From Smethwick to Knightsbridge

I mentioned salmon pink geraniums in a children’s book in a recent blog post and have found a reference to geraniums in another work of fiction. In Gail Honeyman’s ‘Eleanor Oliphant is Completely Fine’, the eponymous heroine visits her friend Raymond’s mother in a suburb of Glasgow: ‘We approached the front door and I noticed that she had red geraniums in window boxes. I find geraniums somewhat unsettling; that rich, sticky scent when you brush past them, a brackish, vegetable smell that’s the opposite of floral.’ Unlike Eleanor Oliphant I am not unsettled by geraniums, or more accurately Pelargoniums, but I agree the scent of their foliage is most distinctive.  I would however apply Eleanor’s description to the aroma of tomato leaves which for me summons memories of my maternal grandfather’s greenhouse in Smethwick which was always packed with tomato plants. Another of his horticultural passions was growing the pillowy red and yellow annuals Calceolaria, which are no longer fashionable. My only attempt at following his example and growing them from seed came to nothing, but I intend to sow the dust like seeds again next year (Suttons Seeds’ Calceolaria ‘Sunset Mix’) and shall hope for more success.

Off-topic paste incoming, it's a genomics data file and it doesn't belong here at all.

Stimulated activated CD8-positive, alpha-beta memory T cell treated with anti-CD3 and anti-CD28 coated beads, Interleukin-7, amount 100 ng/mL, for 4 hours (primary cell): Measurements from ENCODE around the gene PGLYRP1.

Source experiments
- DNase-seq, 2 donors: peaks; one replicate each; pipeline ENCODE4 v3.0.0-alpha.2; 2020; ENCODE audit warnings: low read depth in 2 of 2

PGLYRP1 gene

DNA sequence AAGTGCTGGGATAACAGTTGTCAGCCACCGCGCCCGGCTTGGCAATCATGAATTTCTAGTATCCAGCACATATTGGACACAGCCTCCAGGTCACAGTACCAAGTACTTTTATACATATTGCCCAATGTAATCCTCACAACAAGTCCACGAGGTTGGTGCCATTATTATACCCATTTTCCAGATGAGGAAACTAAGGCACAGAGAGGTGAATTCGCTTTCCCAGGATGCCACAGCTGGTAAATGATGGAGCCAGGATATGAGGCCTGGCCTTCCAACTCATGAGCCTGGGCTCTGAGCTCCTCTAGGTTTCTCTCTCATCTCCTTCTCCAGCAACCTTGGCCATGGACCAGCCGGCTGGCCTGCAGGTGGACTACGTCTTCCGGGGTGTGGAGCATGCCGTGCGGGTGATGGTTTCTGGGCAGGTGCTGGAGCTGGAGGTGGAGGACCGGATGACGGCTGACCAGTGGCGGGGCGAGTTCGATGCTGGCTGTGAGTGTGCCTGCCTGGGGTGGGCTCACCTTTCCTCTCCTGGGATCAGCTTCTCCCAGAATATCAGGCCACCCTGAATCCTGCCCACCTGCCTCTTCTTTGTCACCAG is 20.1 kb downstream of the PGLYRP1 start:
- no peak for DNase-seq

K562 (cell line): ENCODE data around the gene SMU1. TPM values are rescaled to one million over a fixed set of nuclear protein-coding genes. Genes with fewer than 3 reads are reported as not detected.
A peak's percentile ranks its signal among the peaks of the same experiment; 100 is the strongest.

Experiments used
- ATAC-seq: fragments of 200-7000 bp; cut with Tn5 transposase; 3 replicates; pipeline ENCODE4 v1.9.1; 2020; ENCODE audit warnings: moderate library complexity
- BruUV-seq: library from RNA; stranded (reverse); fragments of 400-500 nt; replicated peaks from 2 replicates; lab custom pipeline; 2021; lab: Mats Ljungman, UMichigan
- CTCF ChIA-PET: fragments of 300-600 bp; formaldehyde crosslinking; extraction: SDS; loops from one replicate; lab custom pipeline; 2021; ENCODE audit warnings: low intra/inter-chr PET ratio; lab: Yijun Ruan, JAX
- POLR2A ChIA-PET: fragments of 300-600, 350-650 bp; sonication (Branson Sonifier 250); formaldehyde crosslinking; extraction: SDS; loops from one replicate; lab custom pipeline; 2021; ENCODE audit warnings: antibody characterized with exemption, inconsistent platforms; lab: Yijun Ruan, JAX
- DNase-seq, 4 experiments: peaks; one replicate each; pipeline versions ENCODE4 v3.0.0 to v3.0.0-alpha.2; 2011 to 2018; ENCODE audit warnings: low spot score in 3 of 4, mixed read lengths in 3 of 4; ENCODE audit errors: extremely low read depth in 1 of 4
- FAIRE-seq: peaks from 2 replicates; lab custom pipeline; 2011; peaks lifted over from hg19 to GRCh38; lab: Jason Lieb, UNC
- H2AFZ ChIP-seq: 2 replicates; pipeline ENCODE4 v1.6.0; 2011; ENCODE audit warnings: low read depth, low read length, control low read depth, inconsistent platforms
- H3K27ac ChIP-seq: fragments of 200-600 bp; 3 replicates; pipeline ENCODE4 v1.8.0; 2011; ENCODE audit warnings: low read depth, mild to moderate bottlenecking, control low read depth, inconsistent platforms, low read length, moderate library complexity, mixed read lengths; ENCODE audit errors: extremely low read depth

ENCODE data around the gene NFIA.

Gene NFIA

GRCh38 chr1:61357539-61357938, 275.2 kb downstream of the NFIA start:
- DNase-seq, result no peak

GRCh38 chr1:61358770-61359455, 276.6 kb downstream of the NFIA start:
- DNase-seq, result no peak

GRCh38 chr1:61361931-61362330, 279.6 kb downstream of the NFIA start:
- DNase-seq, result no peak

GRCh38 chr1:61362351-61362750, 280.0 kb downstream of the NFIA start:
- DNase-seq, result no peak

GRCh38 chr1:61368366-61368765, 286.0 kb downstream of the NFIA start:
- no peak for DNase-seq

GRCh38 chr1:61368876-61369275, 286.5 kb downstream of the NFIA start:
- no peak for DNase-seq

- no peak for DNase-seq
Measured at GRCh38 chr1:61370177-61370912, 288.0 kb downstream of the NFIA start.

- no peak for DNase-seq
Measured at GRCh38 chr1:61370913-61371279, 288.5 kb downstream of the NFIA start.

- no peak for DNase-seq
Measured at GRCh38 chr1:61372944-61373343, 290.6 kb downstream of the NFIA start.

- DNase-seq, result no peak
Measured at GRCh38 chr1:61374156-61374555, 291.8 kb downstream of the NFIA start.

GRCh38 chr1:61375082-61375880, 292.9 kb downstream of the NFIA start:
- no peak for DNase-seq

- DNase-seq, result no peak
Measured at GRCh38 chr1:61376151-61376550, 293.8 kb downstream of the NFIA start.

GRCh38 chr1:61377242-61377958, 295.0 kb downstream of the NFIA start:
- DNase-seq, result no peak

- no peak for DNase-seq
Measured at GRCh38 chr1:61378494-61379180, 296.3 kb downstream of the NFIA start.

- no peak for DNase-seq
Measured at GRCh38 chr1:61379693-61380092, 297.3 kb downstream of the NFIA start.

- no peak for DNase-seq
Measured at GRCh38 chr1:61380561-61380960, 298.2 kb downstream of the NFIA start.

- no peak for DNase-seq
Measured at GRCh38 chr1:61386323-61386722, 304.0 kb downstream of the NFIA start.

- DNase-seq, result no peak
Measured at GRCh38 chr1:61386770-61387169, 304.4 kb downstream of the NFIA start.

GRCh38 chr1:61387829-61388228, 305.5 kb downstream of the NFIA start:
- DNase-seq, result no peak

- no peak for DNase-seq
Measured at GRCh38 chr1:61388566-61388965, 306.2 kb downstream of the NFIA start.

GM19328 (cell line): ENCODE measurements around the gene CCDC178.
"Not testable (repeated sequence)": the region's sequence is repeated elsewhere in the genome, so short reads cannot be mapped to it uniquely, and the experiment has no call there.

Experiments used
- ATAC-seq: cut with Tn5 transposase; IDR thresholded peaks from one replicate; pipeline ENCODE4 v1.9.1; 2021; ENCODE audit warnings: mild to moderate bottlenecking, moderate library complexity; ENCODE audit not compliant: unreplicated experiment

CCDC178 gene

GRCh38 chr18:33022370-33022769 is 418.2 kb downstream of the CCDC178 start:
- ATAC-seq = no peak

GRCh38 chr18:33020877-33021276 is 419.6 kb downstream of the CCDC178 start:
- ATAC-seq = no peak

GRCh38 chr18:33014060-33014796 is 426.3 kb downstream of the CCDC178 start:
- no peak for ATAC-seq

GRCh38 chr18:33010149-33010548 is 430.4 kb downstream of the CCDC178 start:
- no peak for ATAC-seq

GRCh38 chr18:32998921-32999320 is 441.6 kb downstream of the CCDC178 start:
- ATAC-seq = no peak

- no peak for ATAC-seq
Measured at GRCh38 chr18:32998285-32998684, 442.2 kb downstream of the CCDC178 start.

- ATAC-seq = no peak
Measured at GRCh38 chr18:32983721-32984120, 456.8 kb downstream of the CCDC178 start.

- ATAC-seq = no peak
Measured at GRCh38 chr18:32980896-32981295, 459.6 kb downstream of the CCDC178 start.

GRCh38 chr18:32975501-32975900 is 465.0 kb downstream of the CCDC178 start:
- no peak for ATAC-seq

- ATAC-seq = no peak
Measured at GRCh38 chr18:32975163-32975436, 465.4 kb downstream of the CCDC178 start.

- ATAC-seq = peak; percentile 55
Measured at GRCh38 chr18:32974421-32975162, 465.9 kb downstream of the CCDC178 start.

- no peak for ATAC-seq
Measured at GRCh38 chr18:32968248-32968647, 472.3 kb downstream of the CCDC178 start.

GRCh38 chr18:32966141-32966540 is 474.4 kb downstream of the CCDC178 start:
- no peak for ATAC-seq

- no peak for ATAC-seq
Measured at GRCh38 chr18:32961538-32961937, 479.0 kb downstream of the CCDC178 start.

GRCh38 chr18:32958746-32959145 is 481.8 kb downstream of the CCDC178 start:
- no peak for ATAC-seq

This post is a hotch potch of topics, reflecting the state of mind in which most of it was written a few days ago, jangled after a break in at home. One of the recommended deterrents is to plant something spiky around the perimeter of the garden. A friend who kindly carried out some urgent repairs for me in the garden suggested a thorny and prolific rambling rose to cover the trellis atop the fences. I have started researching potential cultivars and am deliberating between two. Rosa “Rambling Rector’ has thorny shoots and sprays of small white flowers which I can see would complement the two climbing roses which grow up the wooden archway at the entrance to the seating area in the sunniest corner of the garden: Rosa ‘Blush Noisette’ and Rosa ‘White Star’. But I am also tempted by the open and pollinator attracting white flowers of another rambler: Rosa ‘Bobbie James’. Both can grow to 25 metres: enough to protect at least two boundaries!

One of the climbing roses I just mentioned, Rosa ‘White Star’, grew tremendously last summer. It has glossy dark green leaves and open ivory blooms. Touching wood as I write this, it also appears to be resistant to disease. It gleams in the dusk of a summer twilight and is graced with a strong perfume.